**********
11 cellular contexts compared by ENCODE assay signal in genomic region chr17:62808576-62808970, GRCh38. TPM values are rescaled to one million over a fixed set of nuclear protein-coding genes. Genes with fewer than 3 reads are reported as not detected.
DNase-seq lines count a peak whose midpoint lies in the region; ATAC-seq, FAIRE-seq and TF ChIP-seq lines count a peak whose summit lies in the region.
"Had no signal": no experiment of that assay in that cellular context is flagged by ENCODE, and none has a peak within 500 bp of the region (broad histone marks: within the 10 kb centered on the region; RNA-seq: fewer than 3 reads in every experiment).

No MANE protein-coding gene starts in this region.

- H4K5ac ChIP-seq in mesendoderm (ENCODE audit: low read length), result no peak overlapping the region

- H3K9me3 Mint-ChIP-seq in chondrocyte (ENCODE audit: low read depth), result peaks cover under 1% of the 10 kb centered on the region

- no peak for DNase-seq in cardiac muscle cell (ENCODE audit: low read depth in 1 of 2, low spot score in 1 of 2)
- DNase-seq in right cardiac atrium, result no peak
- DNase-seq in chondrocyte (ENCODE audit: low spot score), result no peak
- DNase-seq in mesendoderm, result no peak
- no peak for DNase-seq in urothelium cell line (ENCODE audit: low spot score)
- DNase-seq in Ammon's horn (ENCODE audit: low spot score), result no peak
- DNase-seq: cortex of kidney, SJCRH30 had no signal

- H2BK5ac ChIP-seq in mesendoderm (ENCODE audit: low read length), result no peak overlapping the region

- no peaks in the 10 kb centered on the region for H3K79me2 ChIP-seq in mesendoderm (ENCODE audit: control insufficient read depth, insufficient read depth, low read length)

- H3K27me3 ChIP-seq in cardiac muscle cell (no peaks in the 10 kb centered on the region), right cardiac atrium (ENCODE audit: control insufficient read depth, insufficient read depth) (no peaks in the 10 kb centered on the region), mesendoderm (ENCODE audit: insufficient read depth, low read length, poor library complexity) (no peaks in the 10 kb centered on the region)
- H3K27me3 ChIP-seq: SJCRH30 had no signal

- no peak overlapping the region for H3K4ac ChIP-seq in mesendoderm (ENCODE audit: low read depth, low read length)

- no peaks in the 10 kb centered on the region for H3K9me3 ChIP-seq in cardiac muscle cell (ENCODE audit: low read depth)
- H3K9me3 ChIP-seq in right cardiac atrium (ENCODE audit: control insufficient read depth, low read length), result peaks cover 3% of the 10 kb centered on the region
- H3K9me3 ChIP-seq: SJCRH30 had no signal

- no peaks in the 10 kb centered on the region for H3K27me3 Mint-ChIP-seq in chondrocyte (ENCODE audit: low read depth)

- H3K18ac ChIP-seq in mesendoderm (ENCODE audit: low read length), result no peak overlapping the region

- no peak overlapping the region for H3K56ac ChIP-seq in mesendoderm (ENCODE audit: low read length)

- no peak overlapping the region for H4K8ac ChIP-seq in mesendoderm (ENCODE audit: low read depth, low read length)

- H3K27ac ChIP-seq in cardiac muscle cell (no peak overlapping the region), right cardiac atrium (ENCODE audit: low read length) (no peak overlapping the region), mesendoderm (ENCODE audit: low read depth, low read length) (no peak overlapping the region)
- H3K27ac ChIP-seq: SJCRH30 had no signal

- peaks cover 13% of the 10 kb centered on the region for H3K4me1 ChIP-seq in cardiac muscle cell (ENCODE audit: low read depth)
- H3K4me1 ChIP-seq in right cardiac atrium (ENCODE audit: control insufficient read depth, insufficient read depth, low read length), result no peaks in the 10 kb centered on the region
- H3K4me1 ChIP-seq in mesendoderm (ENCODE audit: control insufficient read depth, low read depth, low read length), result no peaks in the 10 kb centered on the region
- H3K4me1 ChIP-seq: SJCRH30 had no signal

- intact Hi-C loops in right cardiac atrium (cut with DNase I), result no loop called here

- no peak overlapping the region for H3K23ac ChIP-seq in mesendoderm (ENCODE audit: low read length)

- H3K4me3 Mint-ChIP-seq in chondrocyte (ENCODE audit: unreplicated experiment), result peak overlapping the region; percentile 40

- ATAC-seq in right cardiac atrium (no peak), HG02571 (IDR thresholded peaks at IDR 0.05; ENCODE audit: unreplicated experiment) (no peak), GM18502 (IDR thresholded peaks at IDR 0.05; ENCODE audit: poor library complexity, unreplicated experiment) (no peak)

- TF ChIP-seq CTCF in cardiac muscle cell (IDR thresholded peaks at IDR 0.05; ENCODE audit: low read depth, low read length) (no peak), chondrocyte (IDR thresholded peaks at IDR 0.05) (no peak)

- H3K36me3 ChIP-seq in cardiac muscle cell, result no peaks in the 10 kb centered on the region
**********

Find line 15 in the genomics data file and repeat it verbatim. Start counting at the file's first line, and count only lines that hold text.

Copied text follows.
- no peaks in the 10 kb centered on the region for H3K79me2 ChIP-seq in mesendoderm (ENCODE audit: control insufficient read depth, insufficient read depth, low read length)